The two groups of patients were similar with regard to the main baseline clinical characteristics (table 11).). The duration of angina before screening for SCS ranged from 1 to 10 years. Owing to persistent or worsening symptoms, coronary angiography had been repeated at least once in eight patients, confirming the presence of smooth epicardial coronary arteries. Initially the patients had predominant effort angina, but over time the pain developed at rest as frequently as following exercise. All patients had undergone at least one hospitalisation because of ungovernable angina during the 3 months preceding enrolment in the study.
Evidence of ST‐segment depression during the exercise stress test was present in 28 of the 30 patients enrolled in the study. In one patient, ST segment changes could not be assessed during exercise because of left bundle branch block; in the other patient a reliable symptom‐limited exercise test could not be performed because of limited physical activity related to hip osteoarthritis. According to inclusion criteria, dipyridamole radionuclide stress test documented reversible myocardial perfusion defects in both these patients.
Patients in the SCS group were followed up for a median (range) period of 36 (15–82) months. The FU period was 12–24 months in five patients, 25–36 months in five patients, 36–48 months in two patients, 48–60 months in three patients and >60 months in four patients. The duration of FU of the control group was similar to that of the SCS group (median (range) 34 (17–72) months, p=0.92).
At the last FU, 12 (63%) patients with SCS were using a continuous pattern of neurostimulation, while 7 (37%) were using an intermittent pattern of stimulation. After SCS device implantation, stimulation parameters during FU were modified in six patients, with stimulus intensity being raised in four patients (who had lost perception of chest paresthesias) and lowered in two patients (who began to feel paresthaesias as bothersome).
The two groups did not show any difference in the characteristics of angina episodes at the basal evaluation (table 22).). However at FU, the frequency of angina (p=0.005) and the use of short‐acting nitrates (p=0.028) were significantly lower in the SCS group than in controls, as a result of a significant improvement at FU in the SCS group (p<0.001 for each characteristic of angina) but not in controls. Of note, at FU, angina at rest was reported by all controls but by only 21% of patients with SCS (p<0.001), whereas there were no differences at baseline.
Angina functional status and QoL, as assessed by SAQ and VAS, were similar at baseline in the two groups. However at FU, all SAQ scores and VAS‐assessed QoL were significantly higher in the SCS group than in controls, due to a significant improvement of scores in the SCS group (p<0.001 for all scales), whereas no significant changes were observed in controls (table 33).
Both patients in whom exercise stress test could not be assessed belonged to the SCS group. Thus exercise test results were available for 17 patients of the SCS group and for all nine controls. Exercise stress test results were similar in the two groups at baseline (table 44).). At FU, patients in the SCS group showed less exercise‐induced angina and 1 mm ST‐segment depression than in controls, although the differences did not achieve statistical significance. Yet, time and rate‐pressure product at angina, at 1 mm ST‐segment depression and at peak exercise were significantly better at FU in the SCS group than in controls, as a result of a significant improvement in the SCS group but not in controls.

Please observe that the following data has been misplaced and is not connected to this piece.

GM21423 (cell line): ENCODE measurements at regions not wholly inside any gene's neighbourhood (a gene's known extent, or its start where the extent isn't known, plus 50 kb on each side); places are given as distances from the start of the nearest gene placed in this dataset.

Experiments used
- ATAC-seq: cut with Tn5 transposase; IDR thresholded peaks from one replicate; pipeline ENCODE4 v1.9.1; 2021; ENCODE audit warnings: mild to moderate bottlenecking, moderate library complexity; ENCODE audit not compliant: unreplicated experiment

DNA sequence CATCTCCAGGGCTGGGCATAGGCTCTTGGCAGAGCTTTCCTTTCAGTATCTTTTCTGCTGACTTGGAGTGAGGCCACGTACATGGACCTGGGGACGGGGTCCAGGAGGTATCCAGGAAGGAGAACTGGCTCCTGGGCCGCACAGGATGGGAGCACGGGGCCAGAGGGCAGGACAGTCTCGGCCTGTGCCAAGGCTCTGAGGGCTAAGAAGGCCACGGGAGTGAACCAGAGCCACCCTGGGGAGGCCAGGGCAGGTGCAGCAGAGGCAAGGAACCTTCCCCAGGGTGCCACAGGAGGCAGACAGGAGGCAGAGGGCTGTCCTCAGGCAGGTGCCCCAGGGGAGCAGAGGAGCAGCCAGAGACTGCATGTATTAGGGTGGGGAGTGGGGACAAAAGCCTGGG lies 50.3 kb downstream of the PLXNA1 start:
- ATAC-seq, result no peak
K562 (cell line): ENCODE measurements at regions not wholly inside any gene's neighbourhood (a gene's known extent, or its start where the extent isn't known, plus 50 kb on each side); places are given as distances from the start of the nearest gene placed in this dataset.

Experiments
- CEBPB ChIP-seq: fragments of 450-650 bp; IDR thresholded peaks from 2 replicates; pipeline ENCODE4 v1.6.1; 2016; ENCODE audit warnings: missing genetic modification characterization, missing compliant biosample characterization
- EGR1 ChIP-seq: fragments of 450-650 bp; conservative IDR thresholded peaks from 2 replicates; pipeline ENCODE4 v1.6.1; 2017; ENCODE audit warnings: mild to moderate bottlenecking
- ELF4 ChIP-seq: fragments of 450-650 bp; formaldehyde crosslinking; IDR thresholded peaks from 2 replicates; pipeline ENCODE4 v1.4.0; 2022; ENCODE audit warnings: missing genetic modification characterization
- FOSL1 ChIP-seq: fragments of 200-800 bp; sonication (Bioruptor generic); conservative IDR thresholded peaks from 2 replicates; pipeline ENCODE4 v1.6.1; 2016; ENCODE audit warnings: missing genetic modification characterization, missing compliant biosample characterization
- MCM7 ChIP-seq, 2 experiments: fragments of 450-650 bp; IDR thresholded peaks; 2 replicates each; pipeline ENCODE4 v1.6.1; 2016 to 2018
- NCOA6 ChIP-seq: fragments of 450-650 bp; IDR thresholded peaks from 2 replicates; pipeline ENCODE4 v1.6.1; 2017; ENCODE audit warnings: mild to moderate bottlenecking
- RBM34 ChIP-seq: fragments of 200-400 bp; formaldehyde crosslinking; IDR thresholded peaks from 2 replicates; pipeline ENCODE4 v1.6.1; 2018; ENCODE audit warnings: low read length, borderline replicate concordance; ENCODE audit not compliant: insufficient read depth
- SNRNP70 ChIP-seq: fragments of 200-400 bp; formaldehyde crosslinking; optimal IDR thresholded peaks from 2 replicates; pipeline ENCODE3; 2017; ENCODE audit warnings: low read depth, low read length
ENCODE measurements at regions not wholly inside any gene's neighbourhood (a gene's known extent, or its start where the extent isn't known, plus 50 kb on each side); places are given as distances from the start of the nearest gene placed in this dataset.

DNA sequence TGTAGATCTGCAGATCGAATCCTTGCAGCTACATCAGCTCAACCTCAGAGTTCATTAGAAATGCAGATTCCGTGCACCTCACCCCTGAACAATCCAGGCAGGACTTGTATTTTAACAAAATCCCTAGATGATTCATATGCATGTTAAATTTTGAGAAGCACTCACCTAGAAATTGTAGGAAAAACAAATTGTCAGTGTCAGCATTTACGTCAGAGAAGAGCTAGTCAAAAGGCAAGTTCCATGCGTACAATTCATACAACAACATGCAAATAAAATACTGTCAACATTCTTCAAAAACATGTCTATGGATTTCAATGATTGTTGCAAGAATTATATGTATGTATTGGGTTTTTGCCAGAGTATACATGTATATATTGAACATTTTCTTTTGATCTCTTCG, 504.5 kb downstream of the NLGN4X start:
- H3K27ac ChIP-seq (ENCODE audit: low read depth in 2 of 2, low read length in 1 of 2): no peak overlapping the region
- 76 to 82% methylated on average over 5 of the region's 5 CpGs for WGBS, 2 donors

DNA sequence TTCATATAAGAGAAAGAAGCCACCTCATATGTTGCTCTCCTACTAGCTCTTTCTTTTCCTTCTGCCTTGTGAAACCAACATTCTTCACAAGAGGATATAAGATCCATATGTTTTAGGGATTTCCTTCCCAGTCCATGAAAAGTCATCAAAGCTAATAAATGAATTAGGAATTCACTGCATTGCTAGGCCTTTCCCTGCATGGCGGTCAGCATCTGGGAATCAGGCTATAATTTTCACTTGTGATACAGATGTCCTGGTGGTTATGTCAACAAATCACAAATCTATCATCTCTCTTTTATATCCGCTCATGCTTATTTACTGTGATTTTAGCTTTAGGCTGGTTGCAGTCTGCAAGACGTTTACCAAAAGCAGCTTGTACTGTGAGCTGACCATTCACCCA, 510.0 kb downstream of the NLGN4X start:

A significant improvement of angina symptoms at FU, defined as a reduction of at least two of the five classes of angina frequency, was reported by 13 of all 21 patients (62%) who underwent SCS (including the two patients who had undergone withdrawal of SCS because of inefficacy), but by none of the controls (p=0.003).
Similarly, reduction of at least two of the five classes of short‐acting nitrate consumption was reported by 11 of all 21 patients (52%) who underwent SCS, but by none of the controls (p=0.01).
Figure 22 shows the main characteristics of angina episodes before SCS treatment, after 6 months of SCS treatment and at the last FU in the SCS group, whereas table 55 summarises the SAQ and VAS‐assessed QoL scores and the main exercise stress test results at the same time points. When compared with the basal assessment, all analysed parameters showed a significant improvement after 6 months of SCS treatment, which remained substantially unmodified at the long‐term FU.
There were no major complications related to SCS device implantation and long‐term treatment. Skin infection at the level of puncture, for screening electrode catheter introduction into the epidural space, occurred in one patient, requiring removal of the device and replacement with another system after controlling the infection. Abdominal neurostimulator bulging occurred in another patient and was treated with translocation of the device in the right gluteal region. Three patients during FU required replacement of the neurostimulator because of battery failure, and an electrode dislocation requiring repositioning occurred in three other patients.
In this prospective study we show that the early beneficial effects of SCS in patients with CSX and angina episodes refractory to maximal multidrug treatment are maintained at 3 year FU. To the best of our knowledge, our study is the first to show long‐term efficacy of SCS in patients with CSX afflicted by severe anginal symptoms using a controlled protocol.
Patients with CSX have an excellent prognosis,10 but a significant number have a poor QoL because of frequent, recurrent anginal pain episodes refractory to maximally tolerated multidrug treatment that heavily limit daily activities.11,12,13